We recently wrote about the many existing venues, activities, and materials designed to encourage public dialogue and informed discussion about animal research. Many individuals, institutions, and organizations contribute to public outreach and education efforts, and also take active roles in dialogue about continuing changes in practice and policy concerning animal welfare and the conduct of animal research. This post is the fourth in a series (Part 1, Part 2, Part 3) hosted by Speaking of Research to highlight a wide range of individuals and groups devoted to consideration of animal research.
The National Primate Research Centers Outreach Network
The eight National Primate Research Centers (NPRCs) are riding a wave of unprecedented communication, thanks to a new National Institutes of Health/Office of Research Infrastructure Programs (NIH/ORIP) outreach consortium. This consortium helps our members work together more effectively to educate the public on our many and varied educational programs.
Reaching thousands at the USA Science and Engineering Festival
One exciting result of the new consortium occurred April 27 to April 29 this year in Washington, D.C. Representatives from the National Primate Research Centers (NPRCs) spoke to an estimated 4,000 people who visited the NPRCs’ booth at the 2nd annual USA Science and Engineering Festival at the Walter E. Washington Convention Center.
Billed as “the largest celebration of science in the U.S.,” the festival featured more than 3,000 interactive exhibits, more than 100 stage shows and 33 author presentations. More than 150,000 people attended. President Barack Obama promoted the festival in keynotes and public service announcements. Special visitors to the festival included The Myth Busters and Bill Nye the Science Guy, plus Nobel Prize winners, best-selling authors, astronauts, and even a rock guitar performance by NIH Director Francis Collins.
The NPRCs’ booth featured a set of touchable and inflatable real pig lungs representing healthy and cigarette smoke-riddled lungs. Our activity not only demonstrated how smoking harms the smoker, but also helped us convey how the Primate Centers have discovered that second hand smoke can stunt infant lung development. Our interactive display also included a flip board with questions and answers about animal research and care.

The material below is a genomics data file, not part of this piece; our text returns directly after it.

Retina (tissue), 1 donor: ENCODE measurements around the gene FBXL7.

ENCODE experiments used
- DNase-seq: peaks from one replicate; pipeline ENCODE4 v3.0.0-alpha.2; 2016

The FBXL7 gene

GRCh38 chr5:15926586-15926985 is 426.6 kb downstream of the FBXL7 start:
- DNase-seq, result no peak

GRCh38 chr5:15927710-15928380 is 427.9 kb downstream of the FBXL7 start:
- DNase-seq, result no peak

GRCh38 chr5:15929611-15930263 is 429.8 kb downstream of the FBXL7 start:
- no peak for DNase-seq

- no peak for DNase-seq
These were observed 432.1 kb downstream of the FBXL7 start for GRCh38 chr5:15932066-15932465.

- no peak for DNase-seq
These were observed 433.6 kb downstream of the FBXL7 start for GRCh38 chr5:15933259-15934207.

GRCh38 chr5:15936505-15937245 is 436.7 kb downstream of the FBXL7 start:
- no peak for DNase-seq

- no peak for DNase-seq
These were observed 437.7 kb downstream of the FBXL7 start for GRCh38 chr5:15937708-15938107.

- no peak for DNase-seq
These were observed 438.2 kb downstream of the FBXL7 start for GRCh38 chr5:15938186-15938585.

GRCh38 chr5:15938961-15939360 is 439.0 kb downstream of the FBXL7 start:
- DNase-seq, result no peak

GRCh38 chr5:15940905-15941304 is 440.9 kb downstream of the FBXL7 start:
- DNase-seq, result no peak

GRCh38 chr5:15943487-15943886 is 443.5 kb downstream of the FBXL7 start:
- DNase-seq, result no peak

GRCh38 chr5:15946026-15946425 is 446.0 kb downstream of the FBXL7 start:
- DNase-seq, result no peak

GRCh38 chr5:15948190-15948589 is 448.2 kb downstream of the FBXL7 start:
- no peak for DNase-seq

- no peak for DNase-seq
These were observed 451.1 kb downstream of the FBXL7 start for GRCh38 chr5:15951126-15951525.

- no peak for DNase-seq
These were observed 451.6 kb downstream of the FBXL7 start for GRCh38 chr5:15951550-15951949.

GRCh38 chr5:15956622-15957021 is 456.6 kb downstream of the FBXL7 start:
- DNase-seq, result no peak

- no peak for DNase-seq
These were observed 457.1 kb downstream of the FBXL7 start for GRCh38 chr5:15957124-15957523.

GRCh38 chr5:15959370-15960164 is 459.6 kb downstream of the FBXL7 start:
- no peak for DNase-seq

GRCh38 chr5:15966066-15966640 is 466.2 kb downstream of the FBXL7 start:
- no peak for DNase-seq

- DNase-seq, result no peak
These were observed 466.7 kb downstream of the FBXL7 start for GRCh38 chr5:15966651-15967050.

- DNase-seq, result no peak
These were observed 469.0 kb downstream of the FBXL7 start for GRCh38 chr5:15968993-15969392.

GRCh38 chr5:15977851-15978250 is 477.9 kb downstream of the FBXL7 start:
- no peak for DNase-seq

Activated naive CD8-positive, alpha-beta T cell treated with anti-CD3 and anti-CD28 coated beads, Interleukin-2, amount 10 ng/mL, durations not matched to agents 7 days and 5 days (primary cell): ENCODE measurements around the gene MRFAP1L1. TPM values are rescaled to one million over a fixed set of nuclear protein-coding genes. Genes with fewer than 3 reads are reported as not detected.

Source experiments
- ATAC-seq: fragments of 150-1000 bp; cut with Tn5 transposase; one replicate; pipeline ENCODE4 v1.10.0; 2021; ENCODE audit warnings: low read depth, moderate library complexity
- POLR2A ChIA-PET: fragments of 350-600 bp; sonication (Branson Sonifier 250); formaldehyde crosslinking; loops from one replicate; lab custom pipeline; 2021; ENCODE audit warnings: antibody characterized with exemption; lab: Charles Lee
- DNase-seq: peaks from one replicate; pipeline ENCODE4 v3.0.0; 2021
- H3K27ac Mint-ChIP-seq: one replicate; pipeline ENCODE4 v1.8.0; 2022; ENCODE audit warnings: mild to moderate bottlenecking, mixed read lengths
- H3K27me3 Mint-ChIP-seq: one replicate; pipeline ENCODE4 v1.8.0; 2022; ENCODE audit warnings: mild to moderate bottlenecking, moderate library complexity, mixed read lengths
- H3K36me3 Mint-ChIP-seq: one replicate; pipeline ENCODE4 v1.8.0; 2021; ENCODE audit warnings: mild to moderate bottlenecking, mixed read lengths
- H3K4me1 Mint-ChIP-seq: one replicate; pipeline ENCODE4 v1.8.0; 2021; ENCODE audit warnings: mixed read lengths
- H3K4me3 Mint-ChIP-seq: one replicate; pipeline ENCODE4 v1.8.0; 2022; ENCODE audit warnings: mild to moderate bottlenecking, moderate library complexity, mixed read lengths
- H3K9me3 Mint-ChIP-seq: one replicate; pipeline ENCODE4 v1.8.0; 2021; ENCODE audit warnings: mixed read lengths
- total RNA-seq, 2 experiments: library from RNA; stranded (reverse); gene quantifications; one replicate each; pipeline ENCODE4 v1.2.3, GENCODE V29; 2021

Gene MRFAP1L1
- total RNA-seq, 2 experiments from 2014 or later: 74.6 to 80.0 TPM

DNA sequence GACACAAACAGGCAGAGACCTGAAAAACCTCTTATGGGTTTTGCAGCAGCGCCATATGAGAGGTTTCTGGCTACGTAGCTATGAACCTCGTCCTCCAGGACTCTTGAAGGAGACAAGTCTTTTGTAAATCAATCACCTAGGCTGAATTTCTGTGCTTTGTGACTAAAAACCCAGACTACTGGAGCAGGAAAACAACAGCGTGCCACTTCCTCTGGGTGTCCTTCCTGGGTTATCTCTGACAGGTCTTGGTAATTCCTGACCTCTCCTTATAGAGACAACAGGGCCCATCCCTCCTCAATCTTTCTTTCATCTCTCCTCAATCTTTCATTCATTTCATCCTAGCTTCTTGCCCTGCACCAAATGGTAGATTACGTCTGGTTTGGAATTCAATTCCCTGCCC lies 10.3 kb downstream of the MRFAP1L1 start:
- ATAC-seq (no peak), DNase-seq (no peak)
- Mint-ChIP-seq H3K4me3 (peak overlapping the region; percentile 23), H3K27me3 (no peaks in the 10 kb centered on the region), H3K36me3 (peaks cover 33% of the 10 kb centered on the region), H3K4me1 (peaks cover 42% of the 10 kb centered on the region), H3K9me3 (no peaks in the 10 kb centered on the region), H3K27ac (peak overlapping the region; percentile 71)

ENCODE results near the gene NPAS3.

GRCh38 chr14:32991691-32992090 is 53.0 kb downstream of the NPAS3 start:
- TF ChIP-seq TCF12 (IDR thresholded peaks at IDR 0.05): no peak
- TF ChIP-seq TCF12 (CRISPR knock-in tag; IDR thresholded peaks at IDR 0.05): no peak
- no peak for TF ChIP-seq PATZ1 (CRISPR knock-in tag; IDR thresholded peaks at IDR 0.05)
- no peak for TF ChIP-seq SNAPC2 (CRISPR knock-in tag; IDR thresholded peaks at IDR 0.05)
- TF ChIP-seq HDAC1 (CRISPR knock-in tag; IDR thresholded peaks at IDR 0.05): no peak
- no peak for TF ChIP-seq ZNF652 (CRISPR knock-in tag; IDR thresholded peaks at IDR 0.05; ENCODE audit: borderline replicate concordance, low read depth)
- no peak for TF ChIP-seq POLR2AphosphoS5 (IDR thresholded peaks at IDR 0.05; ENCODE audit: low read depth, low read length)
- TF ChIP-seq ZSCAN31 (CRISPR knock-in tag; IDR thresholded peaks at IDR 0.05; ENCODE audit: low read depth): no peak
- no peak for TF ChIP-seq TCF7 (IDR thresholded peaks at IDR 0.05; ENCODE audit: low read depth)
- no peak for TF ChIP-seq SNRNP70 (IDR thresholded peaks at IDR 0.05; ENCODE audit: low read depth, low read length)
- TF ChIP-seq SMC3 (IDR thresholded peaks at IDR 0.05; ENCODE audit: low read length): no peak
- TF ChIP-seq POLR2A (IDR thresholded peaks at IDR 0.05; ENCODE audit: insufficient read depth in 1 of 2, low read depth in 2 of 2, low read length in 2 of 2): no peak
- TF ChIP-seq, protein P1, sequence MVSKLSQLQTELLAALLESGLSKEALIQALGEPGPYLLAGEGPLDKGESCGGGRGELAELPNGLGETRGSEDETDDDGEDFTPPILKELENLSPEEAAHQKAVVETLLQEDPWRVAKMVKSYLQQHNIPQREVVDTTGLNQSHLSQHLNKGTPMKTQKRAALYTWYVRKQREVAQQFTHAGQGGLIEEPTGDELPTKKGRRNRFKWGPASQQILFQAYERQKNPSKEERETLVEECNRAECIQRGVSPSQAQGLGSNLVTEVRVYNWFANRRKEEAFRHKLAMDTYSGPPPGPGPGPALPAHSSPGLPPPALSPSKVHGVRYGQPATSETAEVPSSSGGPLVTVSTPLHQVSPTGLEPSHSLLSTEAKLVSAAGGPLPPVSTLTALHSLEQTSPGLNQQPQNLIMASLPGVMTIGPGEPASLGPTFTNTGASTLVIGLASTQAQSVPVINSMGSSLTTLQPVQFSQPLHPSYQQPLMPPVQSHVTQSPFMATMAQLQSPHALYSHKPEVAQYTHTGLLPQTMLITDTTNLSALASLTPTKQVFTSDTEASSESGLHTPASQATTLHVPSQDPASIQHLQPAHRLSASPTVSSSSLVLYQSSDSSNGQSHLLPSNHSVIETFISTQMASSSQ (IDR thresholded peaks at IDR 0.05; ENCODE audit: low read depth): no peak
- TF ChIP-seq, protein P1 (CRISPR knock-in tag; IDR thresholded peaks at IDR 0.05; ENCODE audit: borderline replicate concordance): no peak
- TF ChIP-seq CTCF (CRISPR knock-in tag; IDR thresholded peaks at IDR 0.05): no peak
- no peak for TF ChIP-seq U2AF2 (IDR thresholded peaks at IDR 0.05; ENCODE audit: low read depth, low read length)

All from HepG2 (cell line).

— The California NPRC outreach team spearheaded the NPRCs’ participation at the USA Science and Engineering Festival. Some of the consortium’s other recent activities have included the following:
— The Yerkes NPRC continues to host a booth on behalf of all of the NPRCs at the Society for Neuroscience’s annual meeting.
— Jordana Lenon (Wisconsin NPRC) represented the consortium at a PR/Media Forum sponsored by the New Jersey Association for Biomedical Research last October in Newark, N.J.
— Consortium participants plan to meet for the first time as a group this fall.
To share updates, materials and communicate effectively with one another — whether we’re planning for large events such as the USA Science and Engineering Festival, or sharing news releases and other announcements — center outreach specialists, supported by the NPRC directors and consortium facilitators, use a variety of websites and other e-media tools. We heartily contribute our share to the 188 billion emails still sent every day… and we still talk on the phone. So, although we’re working in three different time zones, from one coast to the other, we feel closer than ever in our working relationships. We plan to meet for the first time as a group this fall, and we all look forward to building new partnerships when we meet.
Students, lifelong learners benefit from many engaging programs